2 | Contents 26| Wharf upgrade on track The 6 Wharf project at Napier Port is tracking well ahead of the programmed completion date. 50| Diverse offering Embracing a total of 42,000ha, Atihau Whanganui’s agricultural operations are diverse and productive. 70| Top timber A successful collaboration between key industry players has resulted in a world-first use of timber in a three level commercial building. 50 70 26 These conditions are prescribed for the sake of understanding between the Company and its clients. Advertising is charged for on the basis of space taken up using a standard tabloid page. Actual space may be reduced during the printing process but this will effect all advertisers equally so no credit will be given for any reduction in size due to processing. The Company reserves the right to alter, change or omit entirely any advertisement or article that it considers to be objectionable or which may contravene any law. In the event of a failure on the part of the Company to insert advertising as instructed the Company may publish the advertisement at the first available subsequent reasonable date unless the advertisement features date sensitive material. Every care shall be taken to publish the advertisement in accordance with the advertisers instructions as to page and position but the Company reserves the right for whatever reason to place advertising in a different position and in doing so shall incur no liability whatsoever. Advertisers must advise Business Central immediately of any error or omission in advertisements and shall work constructively to remedy the situation which in the first instance shall be a rerun of the corrected advertisement in the next available issue of Business Central. Where advertisement proofs have been faxed or mailed to the client 48 hours prior to the nominated printing cutoff time acquiesce shall be taken as confirmation and acceptance. 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Business Central accepts no responsibilty for loss of photos or manuscripts. #businesscentral #yourstory   OUR PARTNERS: Palmerston North Council .................................. 03 Palmerston North Airport ................................... 04 UCOL...................................................................... 07 Fonterra Research and Development Centre .. 08 Higgins Family Holdings ...................................... 10 Stewarts Mitre 10................................................. 18 Ashhurst Engineering & Construction............... 20 Turitea Wind Farm............................................... 23 Taranaki Regional Council .................................. 24 HEB Construction................................................. 26 The Perry Group - Te Awa lakes ......................... 32 South Waikato District Council .......................... 38 DPS Developments .............................................. 39 Blue Pacific Minerals ............................................ 42 Wood Marketing Services ................................... 44 Ovation NZ............................................................ 45 Performance Beef Breeders ............................... 48 Atihau Whanganui Inc ......................................... 50 Tweeddale Apiaries ............................................. 54 Brittons House Movers ....................................... 56 Geo40 .................................................................... 57 Primo ..................................................................... 58 HEL Rimu Electrical .............................................. 60 MS Civil Construction .......................................... 62 Fulton Hogan East Coast ..................................... 63 Hutt Gas & Plumbing........................................... 64 Major Consulting Group...................................... 65 ANZCO Foods Waitara......................................... 66 Corson Grain ........................................................ 68 RTA Studio............................................................. 70 Chow Hill Architects............................................. 73 Chris Bell Construction........................................ 74 Beeson Brothers Building .................................. 76 Nixon Homes........................................................ 78 Richards Construction......................................... 79 Wilson Building..................................................... 80 Haimes Building ................................................... 82 DStevens ............................................................... 86 Wairarapa College................................................ 87 Oxygen .................................................................. 90 Port Taranaki ........................................................ 92 Christchurch Office 112 Wrights Road, Addington, Christchurch Phone 03-983 5500 PO Box 37 346 Queenstown Office 70 Glenda Drive, Queenstown 9300 PO Box 2581, Wakatipu MANAGING DIRECTOR James Lynch EDITORIAL Editor Nick Gormack Sub-editors Paul Mein, Randall Johnston Journalists Hugh de Lacy, Kelly Deeks, Russell Fredric, Richard Loader, Kim Newth, Sue Russell, Karen Phelps, Virginia Wright RESEARCH & MARKETING James Anderson, Sam Dart, Chris Graves, Megan Hawkins, Allan J Knowles, Chris McPhee, Colin Morais, Annie Patrick, Chris Pearce, Danielle Percival, Adam Shirra, Alasdair Thomson, Jane Watson PRODUCTION DEPARTMENT General Manager Luke Lynch Graphic Artists Connor Gosnell, Anton Gray, Nick King, Sophie McCleary, Liki Udam CONTENT COORDINATORS Alissa Crosby, Ann-Marie Frentz OFFICE AND ACCOUNTS Manager Helen Bourne Jill Holland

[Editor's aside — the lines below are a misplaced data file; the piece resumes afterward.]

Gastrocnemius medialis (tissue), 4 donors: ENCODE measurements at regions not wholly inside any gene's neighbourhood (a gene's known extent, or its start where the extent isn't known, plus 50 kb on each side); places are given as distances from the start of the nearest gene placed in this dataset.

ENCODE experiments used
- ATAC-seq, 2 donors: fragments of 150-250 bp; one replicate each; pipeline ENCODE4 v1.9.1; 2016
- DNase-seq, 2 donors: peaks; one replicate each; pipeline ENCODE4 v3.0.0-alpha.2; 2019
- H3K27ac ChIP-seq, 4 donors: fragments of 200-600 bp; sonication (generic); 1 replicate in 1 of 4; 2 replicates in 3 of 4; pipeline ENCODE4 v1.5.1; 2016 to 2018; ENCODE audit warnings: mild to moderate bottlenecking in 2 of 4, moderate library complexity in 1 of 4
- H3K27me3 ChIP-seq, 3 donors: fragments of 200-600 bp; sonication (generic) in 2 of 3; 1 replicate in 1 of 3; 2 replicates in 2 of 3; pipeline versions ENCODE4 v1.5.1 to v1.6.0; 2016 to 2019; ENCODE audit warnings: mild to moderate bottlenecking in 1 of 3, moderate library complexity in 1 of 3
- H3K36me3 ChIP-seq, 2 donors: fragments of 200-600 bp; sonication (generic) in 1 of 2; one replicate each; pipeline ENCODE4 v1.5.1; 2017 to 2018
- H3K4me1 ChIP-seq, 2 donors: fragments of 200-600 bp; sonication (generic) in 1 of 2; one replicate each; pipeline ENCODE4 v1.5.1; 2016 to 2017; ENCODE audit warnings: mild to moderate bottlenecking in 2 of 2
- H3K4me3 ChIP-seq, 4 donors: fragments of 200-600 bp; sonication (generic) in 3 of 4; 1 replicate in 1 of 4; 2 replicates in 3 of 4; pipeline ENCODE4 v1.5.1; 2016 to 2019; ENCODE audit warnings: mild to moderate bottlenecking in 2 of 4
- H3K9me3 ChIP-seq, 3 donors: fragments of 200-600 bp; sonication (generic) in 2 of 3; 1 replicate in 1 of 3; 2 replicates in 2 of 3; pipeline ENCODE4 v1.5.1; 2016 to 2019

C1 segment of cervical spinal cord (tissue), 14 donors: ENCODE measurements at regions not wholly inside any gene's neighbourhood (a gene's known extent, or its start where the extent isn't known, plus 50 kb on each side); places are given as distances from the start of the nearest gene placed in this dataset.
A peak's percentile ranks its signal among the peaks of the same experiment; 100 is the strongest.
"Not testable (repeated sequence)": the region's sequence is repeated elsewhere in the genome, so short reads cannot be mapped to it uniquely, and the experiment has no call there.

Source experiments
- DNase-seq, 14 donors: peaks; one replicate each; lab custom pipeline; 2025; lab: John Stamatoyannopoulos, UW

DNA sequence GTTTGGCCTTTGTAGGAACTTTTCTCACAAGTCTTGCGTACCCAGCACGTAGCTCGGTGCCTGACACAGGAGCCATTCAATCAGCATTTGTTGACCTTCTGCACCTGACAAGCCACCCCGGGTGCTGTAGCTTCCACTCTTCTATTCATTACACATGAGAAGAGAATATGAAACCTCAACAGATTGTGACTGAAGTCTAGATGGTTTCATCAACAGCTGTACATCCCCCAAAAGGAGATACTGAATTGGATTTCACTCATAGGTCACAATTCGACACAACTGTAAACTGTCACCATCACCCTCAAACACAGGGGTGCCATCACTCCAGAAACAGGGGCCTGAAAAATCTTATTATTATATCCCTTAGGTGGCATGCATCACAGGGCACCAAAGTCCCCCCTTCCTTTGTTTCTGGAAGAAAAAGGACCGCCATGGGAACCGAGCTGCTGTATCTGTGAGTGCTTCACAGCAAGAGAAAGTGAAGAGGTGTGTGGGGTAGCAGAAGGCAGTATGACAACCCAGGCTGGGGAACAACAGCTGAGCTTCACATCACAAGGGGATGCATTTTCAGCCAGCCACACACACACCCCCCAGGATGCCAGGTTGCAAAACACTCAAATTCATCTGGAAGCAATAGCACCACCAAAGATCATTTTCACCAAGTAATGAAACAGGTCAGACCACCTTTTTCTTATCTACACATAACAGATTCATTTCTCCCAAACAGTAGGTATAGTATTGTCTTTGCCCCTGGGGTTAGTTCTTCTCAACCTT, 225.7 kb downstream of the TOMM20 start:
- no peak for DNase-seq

| 3 REGIONAL DEVELOPMENT Palmerston North Vibrant city thriving on diversity T T Richard Loader Massey University is New Zealand’s largest university and is home to many top research institutes. Turning 150 youthful years of age last year, Palmerston North City’s vibrancy and success in times of challenge owes much to the spring in the step of its inhabitants and the diversity of its commercial enterprises. Manawatu’s economy continues to recover and build from the effects of Covid-19, better than the New Zealand average across almost every economic indicator. With $8bn of infrastructure and construction projects planned or underway in the region over the decade, the region’s economic strength continues at pace. The projects are vast, and range from the new Mercury Energy Turitea Windfarm, redevelopment of Central Energy Trust Arena stadium, expansion to the Palmerston North Hospital, Massey University capital works plan, to the Palmerston North City Council Wastewater Project. Other key projects underway include the Ōtaki to North of Levin Expressway, which is the northernmost section of the Wellington Northern Roading Project and will improve the safety and resilience of the transport network to the Capital. Te Ahu a Turanga-Manawatū Tararua Highway is due for completion by the end of 2024 and will re- establish an efficient and resilient eastern freight corridor between the Hawke’s Bay, wider East Coast, and the Manawatū. Palmerston North has also been confirmed as a key site for the Hiringa Hydrogen development, with design works and consents currently underway. Construction for the Central New Zealand Distribution Hub is currently underway. With an investment of over $1bn, the hub encompasses the planned KiwiRail Regional Freight Hub, commercial development at Palmerston North Airport including their Ruapehu Aero-Business Park and, connecting them all, the Regional Freight Ring Road. The new regional freight ring road is in the final planning phase for Palmerston North city which